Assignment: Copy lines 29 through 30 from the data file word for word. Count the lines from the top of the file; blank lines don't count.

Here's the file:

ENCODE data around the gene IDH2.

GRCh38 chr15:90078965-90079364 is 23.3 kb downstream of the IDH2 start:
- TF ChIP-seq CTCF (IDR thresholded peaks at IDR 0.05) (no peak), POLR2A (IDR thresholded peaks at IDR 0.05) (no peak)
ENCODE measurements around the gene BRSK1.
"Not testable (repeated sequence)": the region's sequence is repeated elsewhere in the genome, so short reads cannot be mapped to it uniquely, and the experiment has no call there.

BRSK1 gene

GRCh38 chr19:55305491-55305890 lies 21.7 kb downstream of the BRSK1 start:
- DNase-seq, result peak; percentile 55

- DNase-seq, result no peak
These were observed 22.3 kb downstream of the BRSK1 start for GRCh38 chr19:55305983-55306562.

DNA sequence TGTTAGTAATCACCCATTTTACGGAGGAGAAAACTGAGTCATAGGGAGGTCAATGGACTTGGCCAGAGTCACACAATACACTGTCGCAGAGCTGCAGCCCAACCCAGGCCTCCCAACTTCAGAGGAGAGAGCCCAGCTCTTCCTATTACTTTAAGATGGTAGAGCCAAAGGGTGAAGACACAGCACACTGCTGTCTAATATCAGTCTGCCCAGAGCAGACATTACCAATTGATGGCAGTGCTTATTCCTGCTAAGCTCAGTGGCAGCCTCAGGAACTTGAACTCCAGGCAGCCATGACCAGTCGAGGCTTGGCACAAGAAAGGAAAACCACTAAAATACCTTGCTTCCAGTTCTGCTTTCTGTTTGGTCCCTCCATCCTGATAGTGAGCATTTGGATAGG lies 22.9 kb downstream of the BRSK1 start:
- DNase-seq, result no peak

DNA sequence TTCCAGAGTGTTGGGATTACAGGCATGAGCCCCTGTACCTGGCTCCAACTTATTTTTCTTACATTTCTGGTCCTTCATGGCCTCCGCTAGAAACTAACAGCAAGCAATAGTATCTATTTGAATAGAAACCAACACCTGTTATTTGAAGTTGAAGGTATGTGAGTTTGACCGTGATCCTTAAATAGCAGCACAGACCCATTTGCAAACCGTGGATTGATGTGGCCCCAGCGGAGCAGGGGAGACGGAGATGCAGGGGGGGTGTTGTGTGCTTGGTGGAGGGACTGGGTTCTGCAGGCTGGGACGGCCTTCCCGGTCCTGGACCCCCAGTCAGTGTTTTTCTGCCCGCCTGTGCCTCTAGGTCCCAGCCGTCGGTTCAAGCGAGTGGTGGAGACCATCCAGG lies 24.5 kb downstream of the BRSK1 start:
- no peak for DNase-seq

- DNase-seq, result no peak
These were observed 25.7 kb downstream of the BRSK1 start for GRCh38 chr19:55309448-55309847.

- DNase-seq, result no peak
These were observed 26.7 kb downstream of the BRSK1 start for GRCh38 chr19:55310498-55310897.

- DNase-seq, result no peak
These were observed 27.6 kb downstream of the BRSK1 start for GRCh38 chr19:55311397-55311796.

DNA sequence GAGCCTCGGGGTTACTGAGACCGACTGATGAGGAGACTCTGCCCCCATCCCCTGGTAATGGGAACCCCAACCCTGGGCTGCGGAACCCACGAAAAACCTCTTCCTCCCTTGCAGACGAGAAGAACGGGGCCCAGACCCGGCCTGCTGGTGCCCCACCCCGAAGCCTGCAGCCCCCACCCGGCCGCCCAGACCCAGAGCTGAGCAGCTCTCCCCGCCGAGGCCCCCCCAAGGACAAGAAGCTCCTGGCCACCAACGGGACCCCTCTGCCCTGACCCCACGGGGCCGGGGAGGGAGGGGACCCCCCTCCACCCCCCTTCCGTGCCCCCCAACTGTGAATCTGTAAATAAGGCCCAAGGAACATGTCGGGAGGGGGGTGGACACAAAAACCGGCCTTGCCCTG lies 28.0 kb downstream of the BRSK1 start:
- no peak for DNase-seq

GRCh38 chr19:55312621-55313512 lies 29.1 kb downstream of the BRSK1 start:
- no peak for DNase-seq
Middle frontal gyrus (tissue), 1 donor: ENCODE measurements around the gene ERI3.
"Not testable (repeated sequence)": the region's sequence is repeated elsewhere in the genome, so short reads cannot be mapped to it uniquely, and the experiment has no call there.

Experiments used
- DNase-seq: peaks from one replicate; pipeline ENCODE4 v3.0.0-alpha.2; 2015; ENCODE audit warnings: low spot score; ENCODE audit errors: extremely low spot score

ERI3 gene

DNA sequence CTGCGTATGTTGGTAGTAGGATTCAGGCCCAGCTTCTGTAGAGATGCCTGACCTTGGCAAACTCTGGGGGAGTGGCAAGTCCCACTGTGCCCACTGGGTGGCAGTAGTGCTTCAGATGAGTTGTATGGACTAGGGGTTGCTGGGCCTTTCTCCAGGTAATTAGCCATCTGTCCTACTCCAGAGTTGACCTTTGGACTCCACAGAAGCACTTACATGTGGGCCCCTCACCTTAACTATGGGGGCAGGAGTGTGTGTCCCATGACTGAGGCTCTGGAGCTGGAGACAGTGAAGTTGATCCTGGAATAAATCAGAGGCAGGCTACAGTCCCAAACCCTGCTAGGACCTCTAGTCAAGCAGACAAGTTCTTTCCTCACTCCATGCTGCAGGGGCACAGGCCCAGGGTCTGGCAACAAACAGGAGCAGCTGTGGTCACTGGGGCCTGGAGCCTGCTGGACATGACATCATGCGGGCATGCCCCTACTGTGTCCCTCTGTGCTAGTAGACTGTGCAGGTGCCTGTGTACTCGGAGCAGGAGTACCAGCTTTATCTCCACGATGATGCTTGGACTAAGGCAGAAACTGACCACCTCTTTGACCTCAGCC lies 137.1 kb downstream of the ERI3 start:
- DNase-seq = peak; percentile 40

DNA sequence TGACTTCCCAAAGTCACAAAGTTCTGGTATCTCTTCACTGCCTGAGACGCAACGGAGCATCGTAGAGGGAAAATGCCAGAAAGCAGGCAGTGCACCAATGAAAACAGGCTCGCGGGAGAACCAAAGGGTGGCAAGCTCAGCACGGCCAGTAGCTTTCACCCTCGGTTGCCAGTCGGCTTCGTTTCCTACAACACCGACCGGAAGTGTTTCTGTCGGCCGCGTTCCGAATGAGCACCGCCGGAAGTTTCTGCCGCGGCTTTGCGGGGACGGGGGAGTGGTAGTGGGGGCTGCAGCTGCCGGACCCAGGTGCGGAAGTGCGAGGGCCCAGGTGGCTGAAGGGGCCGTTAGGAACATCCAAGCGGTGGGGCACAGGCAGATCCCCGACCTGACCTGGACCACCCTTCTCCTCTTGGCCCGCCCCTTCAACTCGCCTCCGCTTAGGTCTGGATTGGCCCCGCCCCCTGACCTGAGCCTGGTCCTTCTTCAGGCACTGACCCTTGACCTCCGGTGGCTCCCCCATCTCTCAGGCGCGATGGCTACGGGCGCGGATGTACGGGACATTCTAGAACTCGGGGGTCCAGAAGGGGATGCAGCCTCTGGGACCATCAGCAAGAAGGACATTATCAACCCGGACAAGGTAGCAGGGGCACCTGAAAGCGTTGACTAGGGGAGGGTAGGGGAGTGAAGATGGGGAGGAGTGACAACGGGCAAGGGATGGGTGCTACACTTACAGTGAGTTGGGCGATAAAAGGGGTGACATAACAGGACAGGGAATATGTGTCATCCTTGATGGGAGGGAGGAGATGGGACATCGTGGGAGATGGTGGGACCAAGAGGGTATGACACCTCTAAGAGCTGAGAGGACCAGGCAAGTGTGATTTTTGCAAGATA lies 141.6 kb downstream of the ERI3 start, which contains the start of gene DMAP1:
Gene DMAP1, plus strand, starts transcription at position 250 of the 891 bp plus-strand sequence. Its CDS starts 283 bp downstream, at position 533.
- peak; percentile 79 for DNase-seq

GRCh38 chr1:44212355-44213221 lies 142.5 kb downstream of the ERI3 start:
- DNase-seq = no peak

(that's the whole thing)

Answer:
ERI3 gene

DNA sequence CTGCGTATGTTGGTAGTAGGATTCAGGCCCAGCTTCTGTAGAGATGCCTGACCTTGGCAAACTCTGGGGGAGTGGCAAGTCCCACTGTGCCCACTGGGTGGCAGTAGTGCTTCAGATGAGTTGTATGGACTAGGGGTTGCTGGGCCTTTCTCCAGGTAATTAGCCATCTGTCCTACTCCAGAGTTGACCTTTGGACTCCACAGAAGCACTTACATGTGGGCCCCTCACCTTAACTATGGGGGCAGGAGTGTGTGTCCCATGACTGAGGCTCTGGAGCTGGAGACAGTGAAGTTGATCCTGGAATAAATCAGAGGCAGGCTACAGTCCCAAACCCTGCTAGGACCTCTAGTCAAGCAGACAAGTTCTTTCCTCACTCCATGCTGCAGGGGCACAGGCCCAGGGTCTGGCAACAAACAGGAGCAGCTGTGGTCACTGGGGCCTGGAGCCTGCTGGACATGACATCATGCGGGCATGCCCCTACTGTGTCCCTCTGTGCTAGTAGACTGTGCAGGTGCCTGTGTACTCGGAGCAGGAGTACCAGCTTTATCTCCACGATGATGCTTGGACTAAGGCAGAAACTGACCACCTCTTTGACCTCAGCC lies 137.1 kb downstream of the ERI3 start: